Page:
Harvard Macy Community Blog

Fostering the ongoing connectedness of health professions educators committed to transforming health care delivery and education.

Removing the Sage from the Stage: Blending Case- and Problem- Based Learning in Graduate Biomedical Research Education

Though those trained in business, law, and medicine are no strangers to active learning techniques in the classroom, scholars in graduate biomedical research programs are still frequently taught using passive lecture-based techniques. This is challenging for many pre-doctoral and master’s level students, who will spend the bulk of their training years conducting inquiry-based research. They are inherently curious and learn best through hands-on techniques. I say this as an individual for whom a single case-based course during my graduate biomedical research training not only vastly improved my educational experience as a student, but also dramatically changed my views on what biomedical research education was and could be.

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“Good job, read more:” Making positive feedback truly positive

When I see “good job, read more” on a learner’s assessment form, I chuckle because I have most certainly received that feedback before, as have many other health professional trainees. To some educators, this appears to be effective reinforcing feedback, but a larger number of educators cringe on seeing that phrase, because neither did it take much effort to write those four words, nor does this feedback help a learner improve and grow.

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Jumping down the rabbit hole: Questions to chase in medical education

For some time now, I have been contemplating the kinds of questions we ask in health professions education (HPE). These ruminations began in 2010 when I was working on a paper about my medical school’s efforts to implement an educational innovation. Truth be told, I had a real problem. My study was supposed to be an evaluation of the innovation’s implementation; however, the data highlighted all the workarounds we constructed to make the innovation fit within our contextual constraints. How could I evaluate our implementation of the innovation when I was no longer confident that what we had implemented was still an exemplar of the original innovation?I found myself asking questions like: Why do we value this innovation? Why is our implementation an example of the innovation at work? How much can I change the innovation before I turn it into something else?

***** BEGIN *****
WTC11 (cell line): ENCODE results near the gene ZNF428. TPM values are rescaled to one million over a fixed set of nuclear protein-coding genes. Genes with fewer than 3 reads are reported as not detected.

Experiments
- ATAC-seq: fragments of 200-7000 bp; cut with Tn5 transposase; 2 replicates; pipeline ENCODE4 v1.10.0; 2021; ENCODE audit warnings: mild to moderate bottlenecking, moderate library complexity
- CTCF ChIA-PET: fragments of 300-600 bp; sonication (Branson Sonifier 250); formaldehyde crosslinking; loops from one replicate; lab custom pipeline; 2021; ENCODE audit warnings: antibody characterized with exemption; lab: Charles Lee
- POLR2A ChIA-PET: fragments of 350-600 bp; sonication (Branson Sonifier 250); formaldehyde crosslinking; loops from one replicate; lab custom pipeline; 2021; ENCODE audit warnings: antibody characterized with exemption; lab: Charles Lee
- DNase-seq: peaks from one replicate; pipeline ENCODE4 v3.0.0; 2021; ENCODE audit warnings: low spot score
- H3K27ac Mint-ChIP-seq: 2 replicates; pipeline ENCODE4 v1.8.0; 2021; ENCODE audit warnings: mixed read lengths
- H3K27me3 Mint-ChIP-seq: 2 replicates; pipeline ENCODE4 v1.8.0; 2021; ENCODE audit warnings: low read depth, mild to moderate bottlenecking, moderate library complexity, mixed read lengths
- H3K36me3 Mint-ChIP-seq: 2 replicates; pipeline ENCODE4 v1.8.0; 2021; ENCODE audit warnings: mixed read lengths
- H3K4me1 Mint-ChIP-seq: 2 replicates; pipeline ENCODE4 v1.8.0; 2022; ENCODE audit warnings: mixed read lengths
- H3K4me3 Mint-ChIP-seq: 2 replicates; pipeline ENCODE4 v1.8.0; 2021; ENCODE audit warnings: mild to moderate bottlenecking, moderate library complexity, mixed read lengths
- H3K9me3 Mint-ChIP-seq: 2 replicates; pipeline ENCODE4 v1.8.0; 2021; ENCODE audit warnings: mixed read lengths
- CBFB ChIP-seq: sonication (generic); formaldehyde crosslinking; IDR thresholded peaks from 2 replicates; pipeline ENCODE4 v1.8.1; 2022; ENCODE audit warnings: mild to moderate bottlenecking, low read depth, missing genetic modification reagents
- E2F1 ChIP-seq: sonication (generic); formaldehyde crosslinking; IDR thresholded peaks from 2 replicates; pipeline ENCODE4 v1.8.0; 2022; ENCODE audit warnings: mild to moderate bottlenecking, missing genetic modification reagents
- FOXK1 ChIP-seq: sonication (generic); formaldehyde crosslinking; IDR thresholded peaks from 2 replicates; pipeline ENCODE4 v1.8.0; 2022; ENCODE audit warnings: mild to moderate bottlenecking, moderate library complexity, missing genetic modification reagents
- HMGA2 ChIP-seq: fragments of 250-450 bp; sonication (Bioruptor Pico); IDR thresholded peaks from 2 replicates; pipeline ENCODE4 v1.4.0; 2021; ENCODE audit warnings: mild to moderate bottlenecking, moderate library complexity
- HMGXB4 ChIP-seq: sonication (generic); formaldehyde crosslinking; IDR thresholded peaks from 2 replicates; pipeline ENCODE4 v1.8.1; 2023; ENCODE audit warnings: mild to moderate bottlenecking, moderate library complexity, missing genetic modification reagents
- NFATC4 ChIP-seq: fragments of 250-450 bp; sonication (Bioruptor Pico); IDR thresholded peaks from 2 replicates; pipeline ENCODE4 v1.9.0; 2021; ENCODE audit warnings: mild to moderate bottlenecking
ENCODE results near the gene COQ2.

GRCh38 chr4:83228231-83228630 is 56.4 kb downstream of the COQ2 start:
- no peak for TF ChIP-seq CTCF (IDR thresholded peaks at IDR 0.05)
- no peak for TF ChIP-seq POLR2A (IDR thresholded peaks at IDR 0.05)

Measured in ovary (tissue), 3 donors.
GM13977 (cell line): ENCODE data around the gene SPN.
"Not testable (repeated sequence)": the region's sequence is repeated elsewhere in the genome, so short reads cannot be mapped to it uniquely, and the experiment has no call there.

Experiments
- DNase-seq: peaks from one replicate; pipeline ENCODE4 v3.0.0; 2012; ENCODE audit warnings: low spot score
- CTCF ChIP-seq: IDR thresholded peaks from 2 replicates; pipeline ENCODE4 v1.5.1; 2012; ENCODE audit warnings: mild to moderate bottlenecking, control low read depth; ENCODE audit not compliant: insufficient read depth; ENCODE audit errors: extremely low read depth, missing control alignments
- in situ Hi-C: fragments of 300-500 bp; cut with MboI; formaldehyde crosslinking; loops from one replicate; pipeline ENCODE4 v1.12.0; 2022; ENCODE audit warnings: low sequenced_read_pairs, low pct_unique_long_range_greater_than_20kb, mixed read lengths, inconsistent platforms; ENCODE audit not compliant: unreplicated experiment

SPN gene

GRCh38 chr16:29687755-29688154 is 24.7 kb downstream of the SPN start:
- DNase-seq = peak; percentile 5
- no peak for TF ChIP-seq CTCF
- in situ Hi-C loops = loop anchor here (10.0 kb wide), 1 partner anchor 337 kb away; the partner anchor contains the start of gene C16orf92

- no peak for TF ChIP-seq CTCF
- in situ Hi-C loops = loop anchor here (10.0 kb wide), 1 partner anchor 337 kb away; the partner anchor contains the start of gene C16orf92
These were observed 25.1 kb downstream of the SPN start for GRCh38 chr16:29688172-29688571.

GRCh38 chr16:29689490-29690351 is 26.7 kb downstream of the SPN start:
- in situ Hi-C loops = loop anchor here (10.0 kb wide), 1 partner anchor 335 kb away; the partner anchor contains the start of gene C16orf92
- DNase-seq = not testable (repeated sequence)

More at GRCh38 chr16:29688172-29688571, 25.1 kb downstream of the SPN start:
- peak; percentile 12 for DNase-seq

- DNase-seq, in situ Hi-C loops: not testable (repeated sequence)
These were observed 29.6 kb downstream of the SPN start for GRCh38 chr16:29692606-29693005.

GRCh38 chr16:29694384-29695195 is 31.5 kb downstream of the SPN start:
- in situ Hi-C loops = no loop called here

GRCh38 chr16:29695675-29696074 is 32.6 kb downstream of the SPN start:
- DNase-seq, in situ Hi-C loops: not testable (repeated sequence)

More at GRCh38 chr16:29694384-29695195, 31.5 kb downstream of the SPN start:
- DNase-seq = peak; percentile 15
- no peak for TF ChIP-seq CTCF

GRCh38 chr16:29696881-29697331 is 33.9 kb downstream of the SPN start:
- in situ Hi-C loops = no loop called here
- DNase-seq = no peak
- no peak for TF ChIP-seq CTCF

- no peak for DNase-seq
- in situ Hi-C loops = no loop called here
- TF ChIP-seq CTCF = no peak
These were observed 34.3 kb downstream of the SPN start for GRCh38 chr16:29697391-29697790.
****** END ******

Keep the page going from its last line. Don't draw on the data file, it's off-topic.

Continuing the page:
I started searching the literature to find insights into these questions. Surely other HPE scholars have had similar concerns. Surely I would not be the first to venture down this rabbit hole. Right

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Gregg Wells

looking to companion research ...

Excellent! Understanding Why's of learning helps us improve and innovate around the many How's in HPE.Research areas that are com... Read More
Tuesday, 24 September 2019 11:11 PM
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September #MedEdPearl – Small Group Instructional Diagnosis

Even though it seems classes just started, it is time to prepare for mid-semester evaluations. Unlike evaluations at the end of the semester, mid-semester evaluations are great tools to provide feedback to the instructor in time for adjustments to be made. This semester, consider a SGID—Small Group Instructional Diagnosis. A SGID is a short, 20-minute formative assessment activity that involves having a trained facilitator meet with student focus groups to discuss what’s working, what needs improvement, possible changes to the course, and how students see they are meeting course learning objectives. 

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Inclusive Health Professions Education

Inclusive Learning

On April 5th, 2019, I had the pleasure of attending a workshop, “Building an Inclusive Classroom,” sponsored by the Vice Provost for Teaching and Learning at Stanford University. The guest speaker was Sherryl Broverman, PhD, from the Duke Global Health Institute and Duke University Department of Biology. Everything that follows is credited to her and represents a tiny glimpse into her outstanding presentation.

The workshop started with the class divided into groups of 5-7 individuals that were given arts and crafts supplies and asked to complete a creative task. When finished, we compared our work between the tables and noticed striking differences. Dr. Broverman set the stage for our discussion by asking, “How do we organize our classrooms so that teaching activities, student performance, and evaluations don’t codify and reinforce existing privilege and social capital?”

Some students did not understand the prompt that described the assigned task.

Some groups were given more supplies than others. They completed more intricate and interesting crafts than groups with less resources.

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